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The Latter-day Jewish Restoration

The Latter-Day Jewish Restoration

The writer explores theological grounds for the Jewish resettlement of the Land of Israel, including the idea of a major influx of Jewish immigration yet to occur. He discusses the rebuilding of the temple in Jerusalem, its spiritual purpose and how its construction might come about within the current political climate of the Middle East. A Mormon perspective, as seen through the eyes of the tribe of Ephraim (which too has been gathering) throws the prophetic light of probability on issues that, to humanity at large, may at present appear implausible.

The Jewish Return to the Land of Israel

The modern miracle that is the State of Israel, which David Ben Gurion and his associates declared its own land and nation in 1948, attests to the hand of God operating to restore his covenant people the Jews. The collective pioneer spirit that animated Israel’s Zionist founders consisted of more than the sum total of their individual aspirations in establishing the Israeli nation. In many ways it paralleled an earlier rebuilding of the Promised Land at the time Jewish groups returned from Babylon to restore Jerusalem and its temple: “Then rose up the heads of the fathers of Judah and Benjamin and the priests and Levites with all those whose spirit God had raised up” (Ezra 1:5). God’s “raising up” the spirits of the Zionist pioneers was abundantly manifested in their idealism, enthusiasm, and devotion in taking on the task of transforming a barren and desolate land into a garden Paradise—draining swamps, creating irrigation systems, cultivating farmland, planting forests, and constructing housing.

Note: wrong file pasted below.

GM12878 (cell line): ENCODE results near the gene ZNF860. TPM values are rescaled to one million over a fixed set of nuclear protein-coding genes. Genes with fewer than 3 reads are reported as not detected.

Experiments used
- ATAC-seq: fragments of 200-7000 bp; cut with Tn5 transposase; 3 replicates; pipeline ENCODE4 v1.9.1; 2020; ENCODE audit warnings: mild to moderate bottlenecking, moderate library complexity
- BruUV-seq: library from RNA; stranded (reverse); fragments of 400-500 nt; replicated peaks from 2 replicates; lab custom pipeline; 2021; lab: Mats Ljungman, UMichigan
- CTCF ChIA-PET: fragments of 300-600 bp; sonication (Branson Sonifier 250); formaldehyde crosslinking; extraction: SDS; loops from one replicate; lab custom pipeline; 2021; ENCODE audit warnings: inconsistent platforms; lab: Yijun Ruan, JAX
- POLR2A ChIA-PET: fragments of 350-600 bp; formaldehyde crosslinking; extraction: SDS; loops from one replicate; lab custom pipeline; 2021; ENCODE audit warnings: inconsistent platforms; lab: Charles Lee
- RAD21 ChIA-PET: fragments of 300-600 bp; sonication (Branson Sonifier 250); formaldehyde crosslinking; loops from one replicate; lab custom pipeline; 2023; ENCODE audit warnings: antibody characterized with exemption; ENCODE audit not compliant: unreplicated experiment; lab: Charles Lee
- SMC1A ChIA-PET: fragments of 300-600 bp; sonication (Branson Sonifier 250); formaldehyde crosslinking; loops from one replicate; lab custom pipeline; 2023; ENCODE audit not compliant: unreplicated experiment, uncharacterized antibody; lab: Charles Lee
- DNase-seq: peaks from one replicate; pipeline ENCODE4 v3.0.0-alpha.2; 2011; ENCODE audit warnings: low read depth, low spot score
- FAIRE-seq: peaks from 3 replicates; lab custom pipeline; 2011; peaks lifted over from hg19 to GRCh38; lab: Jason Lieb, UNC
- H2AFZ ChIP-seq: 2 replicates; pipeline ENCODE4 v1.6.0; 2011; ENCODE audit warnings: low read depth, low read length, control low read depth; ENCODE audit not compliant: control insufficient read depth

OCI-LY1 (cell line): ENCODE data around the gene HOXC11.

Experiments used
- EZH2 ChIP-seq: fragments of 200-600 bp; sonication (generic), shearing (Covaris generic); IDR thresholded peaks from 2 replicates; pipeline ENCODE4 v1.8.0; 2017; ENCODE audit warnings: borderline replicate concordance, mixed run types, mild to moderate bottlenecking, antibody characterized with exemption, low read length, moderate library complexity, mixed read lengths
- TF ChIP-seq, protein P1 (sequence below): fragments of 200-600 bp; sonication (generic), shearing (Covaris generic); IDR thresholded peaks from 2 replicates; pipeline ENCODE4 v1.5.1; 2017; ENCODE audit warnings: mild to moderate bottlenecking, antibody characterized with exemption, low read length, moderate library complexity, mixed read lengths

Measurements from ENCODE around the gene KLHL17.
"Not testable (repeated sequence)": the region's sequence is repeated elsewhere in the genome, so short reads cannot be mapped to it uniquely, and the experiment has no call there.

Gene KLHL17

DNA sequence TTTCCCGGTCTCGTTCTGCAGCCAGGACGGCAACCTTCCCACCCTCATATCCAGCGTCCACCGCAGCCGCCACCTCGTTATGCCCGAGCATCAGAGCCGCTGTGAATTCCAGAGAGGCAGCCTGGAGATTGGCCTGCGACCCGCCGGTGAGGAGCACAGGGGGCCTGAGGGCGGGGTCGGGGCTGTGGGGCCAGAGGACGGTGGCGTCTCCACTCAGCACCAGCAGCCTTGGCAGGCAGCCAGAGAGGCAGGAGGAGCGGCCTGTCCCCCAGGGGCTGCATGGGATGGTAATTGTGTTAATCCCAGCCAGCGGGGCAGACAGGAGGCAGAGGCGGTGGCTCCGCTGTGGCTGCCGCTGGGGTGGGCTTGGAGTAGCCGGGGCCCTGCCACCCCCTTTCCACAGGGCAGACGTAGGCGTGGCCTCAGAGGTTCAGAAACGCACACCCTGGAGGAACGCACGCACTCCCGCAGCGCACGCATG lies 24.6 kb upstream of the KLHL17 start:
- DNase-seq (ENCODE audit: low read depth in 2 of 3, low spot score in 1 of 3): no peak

Indeed, from the inception of the Zionist movement in the late 1800s, when religious Jews opposed resettling the Land of Israel on the basis that secular Zionists Jews were usurping the prerogative of the Messiah to lead their return, a higher power appeared at work in favor of Theodor Herzl and his associates. Although small religious communities had settled centuries earlier in the learning centers of Jerusalem, Hebron, Safad, and Tiberias, these pockets of Jewish presence could not be deemed a significant historical movement or a fulfillment of prophecy. Later, when religious Jews saw the success Zionist Jews were having, they joined the migration, conceding that even this was a mitzvah—a “commandment”—if perhaps the only one secular Jews observed. It remains unclear, however, just where in holy writ God “commands” and not just encourages Jews to return to the Land as that idea properly applies to Israel’s endtime exodus from a centuries-long exile (Isaiah 11:10–12; 43:5–8; 52:11–12).